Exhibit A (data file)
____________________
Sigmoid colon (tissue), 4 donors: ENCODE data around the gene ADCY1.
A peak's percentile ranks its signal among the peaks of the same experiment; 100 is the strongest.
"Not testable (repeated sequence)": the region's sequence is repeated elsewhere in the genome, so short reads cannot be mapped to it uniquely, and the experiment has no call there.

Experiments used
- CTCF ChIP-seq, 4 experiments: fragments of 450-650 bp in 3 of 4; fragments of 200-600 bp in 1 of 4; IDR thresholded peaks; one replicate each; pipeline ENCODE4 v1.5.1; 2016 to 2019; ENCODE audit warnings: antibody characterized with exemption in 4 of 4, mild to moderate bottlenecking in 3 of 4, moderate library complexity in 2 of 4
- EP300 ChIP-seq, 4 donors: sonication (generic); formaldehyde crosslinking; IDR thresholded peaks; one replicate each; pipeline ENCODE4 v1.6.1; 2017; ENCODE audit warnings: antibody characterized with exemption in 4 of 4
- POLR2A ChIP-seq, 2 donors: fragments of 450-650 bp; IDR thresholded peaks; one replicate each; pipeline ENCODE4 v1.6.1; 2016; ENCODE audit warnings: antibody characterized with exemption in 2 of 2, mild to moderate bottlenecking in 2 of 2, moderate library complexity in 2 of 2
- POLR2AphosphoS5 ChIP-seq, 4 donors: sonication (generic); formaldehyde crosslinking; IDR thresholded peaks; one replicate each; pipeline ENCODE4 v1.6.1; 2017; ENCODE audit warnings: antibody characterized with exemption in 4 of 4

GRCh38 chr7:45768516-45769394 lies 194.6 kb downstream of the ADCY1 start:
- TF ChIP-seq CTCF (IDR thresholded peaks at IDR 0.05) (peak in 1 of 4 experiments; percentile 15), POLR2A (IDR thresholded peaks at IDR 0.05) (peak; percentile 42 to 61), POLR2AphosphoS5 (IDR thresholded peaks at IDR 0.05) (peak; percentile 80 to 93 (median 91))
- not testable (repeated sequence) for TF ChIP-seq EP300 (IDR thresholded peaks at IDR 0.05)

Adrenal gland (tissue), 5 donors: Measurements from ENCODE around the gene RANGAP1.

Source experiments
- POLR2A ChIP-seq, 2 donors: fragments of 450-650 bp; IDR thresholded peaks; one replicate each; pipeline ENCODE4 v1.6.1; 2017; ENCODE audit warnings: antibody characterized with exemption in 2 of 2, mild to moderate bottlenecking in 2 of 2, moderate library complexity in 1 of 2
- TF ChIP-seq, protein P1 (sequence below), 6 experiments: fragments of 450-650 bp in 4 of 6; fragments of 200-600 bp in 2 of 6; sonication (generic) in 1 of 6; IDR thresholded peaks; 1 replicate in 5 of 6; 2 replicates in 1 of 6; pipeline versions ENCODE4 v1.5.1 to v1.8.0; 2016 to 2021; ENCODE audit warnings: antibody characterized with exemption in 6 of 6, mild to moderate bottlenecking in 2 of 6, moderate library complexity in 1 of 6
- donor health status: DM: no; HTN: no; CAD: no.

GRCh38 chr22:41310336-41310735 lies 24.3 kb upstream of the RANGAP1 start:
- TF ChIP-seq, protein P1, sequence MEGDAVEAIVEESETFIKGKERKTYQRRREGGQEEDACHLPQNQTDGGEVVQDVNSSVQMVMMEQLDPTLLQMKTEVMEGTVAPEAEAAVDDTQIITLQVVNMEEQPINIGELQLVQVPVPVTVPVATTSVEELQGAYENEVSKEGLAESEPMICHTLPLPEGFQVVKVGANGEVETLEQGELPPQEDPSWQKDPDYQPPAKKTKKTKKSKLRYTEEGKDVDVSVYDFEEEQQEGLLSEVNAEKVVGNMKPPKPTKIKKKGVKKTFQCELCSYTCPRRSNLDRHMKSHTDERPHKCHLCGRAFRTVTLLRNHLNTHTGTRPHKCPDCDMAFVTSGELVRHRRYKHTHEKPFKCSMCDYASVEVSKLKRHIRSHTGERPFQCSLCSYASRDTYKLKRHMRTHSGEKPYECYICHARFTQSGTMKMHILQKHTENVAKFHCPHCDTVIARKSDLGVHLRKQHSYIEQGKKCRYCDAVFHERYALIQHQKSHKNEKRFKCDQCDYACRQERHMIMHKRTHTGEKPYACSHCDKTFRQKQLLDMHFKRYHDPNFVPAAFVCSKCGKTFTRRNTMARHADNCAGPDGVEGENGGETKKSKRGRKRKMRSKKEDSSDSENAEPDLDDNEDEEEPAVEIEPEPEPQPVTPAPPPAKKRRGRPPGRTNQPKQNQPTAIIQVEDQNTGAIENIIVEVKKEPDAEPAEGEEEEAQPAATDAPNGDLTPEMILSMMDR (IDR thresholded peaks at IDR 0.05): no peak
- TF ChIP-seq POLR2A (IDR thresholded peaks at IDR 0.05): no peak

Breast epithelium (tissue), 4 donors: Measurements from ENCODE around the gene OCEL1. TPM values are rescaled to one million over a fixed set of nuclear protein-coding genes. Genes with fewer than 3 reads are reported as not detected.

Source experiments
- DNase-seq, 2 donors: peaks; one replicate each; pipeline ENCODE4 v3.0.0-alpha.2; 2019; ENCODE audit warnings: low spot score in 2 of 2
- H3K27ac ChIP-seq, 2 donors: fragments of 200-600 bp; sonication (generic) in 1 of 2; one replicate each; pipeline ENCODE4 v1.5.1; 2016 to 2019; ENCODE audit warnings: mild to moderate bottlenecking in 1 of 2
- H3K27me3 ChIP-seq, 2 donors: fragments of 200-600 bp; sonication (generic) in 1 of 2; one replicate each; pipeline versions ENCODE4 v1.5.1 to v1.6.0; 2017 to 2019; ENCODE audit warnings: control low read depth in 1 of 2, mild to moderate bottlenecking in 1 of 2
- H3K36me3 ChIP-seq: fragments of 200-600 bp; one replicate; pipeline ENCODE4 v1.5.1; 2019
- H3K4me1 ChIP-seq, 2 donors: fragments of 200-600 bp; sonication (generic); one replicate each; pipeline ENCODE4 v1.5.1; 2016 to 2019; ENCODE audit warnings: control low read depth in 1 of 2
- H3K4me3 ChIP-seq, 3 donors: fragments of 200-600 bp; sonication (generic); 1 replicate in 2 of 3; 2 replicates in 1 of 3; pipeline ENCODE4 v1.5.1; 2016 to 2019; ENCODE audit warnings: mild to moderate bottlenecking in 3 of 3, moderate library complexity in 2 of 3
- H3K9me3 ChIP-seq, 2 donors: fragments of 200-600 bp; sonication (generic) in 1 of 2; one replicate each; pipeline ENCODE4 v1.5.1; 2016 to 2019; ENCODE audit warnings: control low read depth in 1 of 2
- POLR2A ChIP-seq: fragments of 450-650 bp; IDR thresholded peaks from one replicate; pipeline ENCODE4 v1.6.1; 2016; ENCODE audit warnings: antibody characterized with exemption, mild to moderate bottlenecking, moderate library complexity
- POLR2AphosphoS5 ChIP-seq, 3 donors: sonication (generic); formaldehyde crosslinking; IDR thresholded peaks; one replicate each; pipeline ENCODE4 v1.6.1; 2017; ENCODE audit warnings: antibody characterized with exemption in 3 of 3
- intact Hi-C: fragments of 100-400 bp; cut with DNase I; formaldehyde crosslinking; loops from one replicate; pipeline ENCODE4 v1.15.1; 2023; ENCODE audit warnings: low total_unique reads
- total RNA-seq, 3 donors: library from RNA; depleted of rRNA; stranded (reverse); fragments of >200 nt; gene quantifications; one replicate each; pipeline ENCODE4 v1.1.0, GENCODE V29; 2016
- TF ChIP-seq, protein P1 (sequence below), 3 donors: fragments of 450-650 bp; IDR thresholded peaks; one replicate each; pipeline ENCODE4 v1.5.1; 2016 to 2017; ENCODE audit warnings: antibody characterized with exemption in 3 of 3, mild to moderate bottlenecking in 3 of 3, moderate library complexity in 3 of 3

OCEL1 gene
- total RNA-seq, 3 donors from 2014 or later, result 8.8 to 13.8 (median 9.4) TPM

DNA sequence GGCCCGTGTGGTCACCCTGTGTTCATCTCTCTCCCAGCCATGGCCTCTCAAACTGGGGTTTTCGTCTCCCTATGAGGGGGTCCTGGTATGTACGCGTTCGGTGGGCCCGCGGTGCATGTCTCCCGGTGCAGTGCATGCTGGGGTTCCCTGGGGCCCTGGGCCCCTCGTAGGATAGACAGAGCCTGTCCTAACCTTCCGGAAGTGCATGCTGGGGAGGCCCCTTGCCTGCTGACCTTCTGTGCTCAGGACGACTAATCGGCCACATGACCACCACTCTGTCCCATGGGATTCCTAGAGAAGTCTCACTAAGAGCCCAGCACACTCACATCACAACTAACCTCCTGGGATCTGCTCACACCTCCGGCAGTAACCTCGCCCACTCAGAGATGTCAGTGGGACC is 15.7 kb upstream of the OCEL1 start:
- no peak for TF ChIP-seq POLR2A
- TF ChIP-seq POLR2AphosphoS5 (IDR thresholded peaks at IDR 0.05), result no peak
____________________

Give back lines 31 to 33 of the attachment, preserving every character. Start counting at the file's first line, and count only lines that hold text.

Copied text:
- intact Hi-C: fragments of 100-400 bp; cut with DNase I; formaldehyde crosslinking; loops from one replicate; pipeline ENCODE4 v1.15.1; 2023; ENCODE audit warnings: low total_unique reads
- total RNA-seq, 3 donors: library from RNA; depleted of rRNA; stranded (reverse); fragments of >200 nt; gene quantifications; one replicate each; pipeline ENCODE4 v1.1.0, GENCODE V29; 2016
- TF ChIP-seq, protein P1 (sequence below), 3 donors: fragments of 450-650 bp; IDR thresholded peaks; one replicate each; pipeline ENCODE4 v1.5.1; 2016 to 2017; ENCODE audit warnings: antibody characterized with exemption in 3 of 3, mild to moderate bottlenecking in 3 of 3, moderate library complexity in 3 of 3